The Sea of Wise Insects by Terry Westby-Nunn, Jacana, Johannesburg, 2011.
This remarkable debut will probably be classified among the current wave of crime fiction washing over the country, but although it does indeed have a crime at its dark centre, it is much more than a crime thriller. Whereas the genre typically relies for its impact on plot and suspense, and characters are generally “types” who remain secondary to the plot, the fascination of The Sea of Wise Insects is elsewhere: the novel is really a meditation on human relationships, and how strange and unfathomable they can sometimes be.
One of Westby-Nunn’s many accomplishments in this novel is to create truly odd yet credible characters. The main one, Alice Wolfe, is introduced in the following way:
They say I am accident-prone. Ill-fated Alice who draws a dark little world of scars around her. My skin, a parchment of tales. Here I slipped through the wooden slats on a school holiday, there – that really long messy scar across my stomach – was when I was dragged out to sea by a freak rip and then just as suddenly, cast off, semi-conscious, onto the greedy rocks: grinning sharply as they gnawed my skin away.
I have always been unlucky. For several months I tried entering the lottery, but not a single number I selected ever came up. Not one. For a long time I suspected that fate hated me. Today, I am sure of it.
Today, Veronica died. (p. 2)
The novel adroitly switches between two main narrative threads: Cape Town, in the narrative present tense of the novel, which centres on an accident in which Alice’s sister-in-law-to-be (Veronica) is killed, and an earlier spell in London, where she worked as a housekeeper at the Tisca, a run-down hotel populated by weirdoes.
Alice gets the job at the hotel in the following way:
I’d applied to work at the hotel, after seeing an advert in a phone booth: “Hardworking woman wanted for various duties (chambermaid, kitchen, waitressing, front-of-house) in hotel in Hammersmith. Only quirky oddballs need apply. No straight-laced chancers or struggling artists please. Disabilities preferred.” I’d phoned immediately and Sophie had barked down the line: “What makes you think you’re so odd, then? Make it snappy and make it good, because I’m getting sick of these tedious calls.”
“Um, OK . . . Fate hates me. My body is riddled with scars – I’ve had 329 stitches. I’ve broken twenty-three bones – most in different accidents . . .”
She cut me off: “OK, stop whingeing. You’re hired. Get your arse down here on the double. It’s a live-in job. Twenty-five quid a day.” With that, she slammed down the phone. (p. 15–16)
This extract offers a glimpse of the rich texture of the novel as a whole: funny, fast-paced, quirky, dark, weird – and utterly compelling.
The wonderland Alice occupies is vertiginous and nightmarish, but, as is the case with the worst of nightmares, entirely believable. Alice meets Ralph at the hotel, and he follows her back to South Africa, all the while writing a hardboiled novel that gives the novel in which it is embedded its name. This is an extract from Ralph’s manuscript “The Sea of Wise Insects”, and it gives his view of the couple’s reunion in Cape Town:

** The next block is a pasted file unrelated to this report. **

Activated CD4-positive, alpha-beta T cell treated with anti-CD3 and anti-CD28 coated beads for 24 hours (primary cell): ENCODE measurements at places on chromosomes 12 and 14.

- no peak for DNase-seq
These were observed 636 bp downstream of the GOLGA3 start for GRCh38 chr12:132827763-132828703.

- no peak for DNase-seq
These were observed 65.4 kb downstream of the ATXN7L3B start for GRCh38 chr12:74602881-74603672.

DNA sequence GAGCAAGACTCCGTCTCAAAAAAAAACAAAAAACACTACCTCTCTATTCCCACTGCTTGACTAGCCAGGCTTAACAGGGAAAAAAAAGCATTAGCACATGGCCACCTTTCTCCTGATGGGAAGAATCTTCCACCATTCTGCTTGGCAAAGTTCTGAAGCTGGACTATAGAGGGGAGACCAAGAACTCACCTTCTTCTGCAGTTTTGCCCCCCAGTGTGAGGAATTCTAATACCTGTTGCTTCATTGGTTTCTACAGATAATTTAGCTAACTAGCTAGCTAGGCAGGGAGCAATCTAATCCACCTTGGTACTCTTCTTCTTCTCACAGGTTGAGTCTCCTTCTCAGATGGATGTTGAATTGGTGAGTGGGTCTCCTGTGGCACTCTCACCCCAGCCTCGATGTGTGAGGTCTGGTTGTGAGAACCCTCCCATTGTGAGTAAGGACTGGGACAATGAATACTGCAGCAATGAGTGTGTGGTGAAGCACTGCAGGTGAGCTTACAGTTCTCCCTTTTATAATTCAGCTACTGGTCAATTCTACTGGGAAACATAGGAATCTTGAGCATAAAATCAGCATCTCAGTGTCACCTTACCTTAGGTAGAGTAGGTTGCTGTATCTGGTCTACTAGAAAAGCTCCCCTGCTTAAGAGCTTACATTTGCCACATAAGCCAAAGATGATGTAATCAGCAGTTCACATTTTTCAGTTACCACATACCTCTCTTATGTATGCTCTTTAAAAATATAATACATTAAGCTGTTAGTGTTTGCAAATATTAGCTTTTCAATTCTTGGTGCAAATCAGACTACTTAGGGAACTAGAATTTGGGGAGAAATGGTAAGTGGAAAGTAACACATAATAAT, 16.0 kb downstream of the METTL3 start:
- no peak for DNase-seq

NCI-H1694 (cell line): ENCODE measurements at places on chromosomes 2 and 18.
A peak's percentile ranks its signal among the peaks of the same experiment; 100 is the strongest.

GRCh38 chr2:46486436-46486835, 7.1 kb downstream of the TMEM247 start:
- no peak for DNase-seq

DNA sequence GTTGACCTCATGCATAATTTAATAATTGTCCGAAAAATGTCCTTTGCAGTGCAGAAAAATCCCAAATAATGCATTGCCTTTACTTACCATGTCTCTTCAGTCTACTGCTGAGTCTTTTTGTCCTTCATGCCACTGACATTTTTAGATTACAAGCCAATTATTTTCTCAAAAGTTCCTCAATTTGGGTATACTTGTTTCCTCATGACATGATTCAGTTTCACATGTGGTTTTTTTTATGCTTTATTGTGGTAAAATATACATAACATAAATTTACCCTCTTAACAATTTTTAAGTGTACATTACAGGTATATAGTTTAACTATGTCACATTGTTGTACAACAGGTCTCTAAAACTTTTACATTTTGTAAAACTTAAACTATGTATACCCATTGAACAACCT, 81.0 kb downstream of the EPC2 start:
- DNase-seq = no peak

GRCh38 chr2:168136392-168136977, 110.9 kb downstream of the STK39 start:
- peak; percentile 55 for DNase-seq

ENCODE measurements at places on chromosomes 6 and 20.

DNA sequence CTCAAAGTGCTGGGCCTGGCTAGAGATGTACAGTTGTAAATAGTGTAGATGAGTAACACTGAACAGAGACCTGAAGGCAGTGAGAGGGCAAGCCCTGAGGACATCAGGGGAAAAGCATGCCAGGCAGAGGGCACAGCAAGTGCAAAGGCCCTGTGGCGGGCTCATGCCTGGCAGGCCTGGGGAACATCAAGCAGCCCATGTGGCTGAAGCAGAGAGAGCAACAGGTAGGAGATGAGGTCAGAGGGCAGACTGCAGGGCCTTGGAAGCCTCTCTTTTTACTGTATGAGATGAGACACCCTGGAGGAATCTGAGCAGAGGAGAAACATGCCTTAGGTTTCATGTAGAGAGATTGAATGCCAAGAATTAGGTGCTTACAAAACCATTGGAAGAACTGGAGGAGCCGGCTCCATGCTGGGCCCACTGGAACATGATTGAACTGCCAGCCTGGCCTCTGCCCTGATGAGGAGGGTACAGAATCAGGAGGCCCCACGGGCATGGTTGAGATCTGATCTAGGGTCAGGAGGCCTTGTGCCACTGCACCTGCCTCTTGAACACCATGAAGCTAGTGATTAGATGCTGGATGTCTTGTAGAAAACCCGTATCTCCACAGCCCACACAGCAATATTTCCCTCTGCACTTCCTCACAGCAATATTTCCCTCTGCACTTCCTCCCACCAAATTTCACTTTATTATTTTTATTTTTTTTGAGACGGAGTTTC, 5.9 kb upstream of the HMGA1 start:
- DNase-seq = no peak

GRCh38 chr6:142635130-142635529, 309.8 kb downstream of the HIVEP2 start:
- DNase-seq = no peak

She was waiting at the airport, eager to see him. Too eager for his liking. He was dependent on her now, he realised with horror. While he was happy to see that she was laughing and saying ridiculous things, like “How was your flight on the giant steel bird?”, another part of him was plotting escape from this dependency. She was now his devouring mother-creature, she had taken his mother’s place. She was going to be supporting him and smothering him with her eager love, and he hated it.
A chilling thought entered his head: maybe he could get hold of what little cash she had, and scatter her in a bath. (p. 159)
This last macabre notion echoes an earlier event, in which two of the characters in Ralph’s novel use a bath in which to dismember the body of a party girl who dies after taking a cocktail of drugs in their hotel room. Other details in “The Sea of Wise Insects" start to ring sickeningly true, and the reader, along with Alice, starts to wonder: is it an autobiographical novel in which Ralph faithfully recounts his experiences at the Tisca Hotel, including meeting Lucy/Alice? The Russian doll-like narrative structure of the novel is highly effective: the various layers talk to each other and haunt each other in equal measure.
Ralph does not act out his dark impulse, but he as good as kills Alice when he abandons her and leaves in his wake his manuscript, which discloses, among other ghastly revelations, that he has cynically been using her as inspiration. Ralph’s abrupt departure is part of the pattern of Alice’s luckless life. She was abandoned by her father as a child, and is openly loathed by her mother. And she is betrayed by her brother, for whom she covers up when the car accident in which Veronica is killed is investigated by the police.
There is a final betrayal, however, and it takes the form of a revelation that casts a lurid yet explanatory light on Alice’s profoundly dysfunctional family. It is this last detail that deftly pulls together the various threads of this complex yet highly readable novel and raises it from being merely engaging to being masterful and accomplished.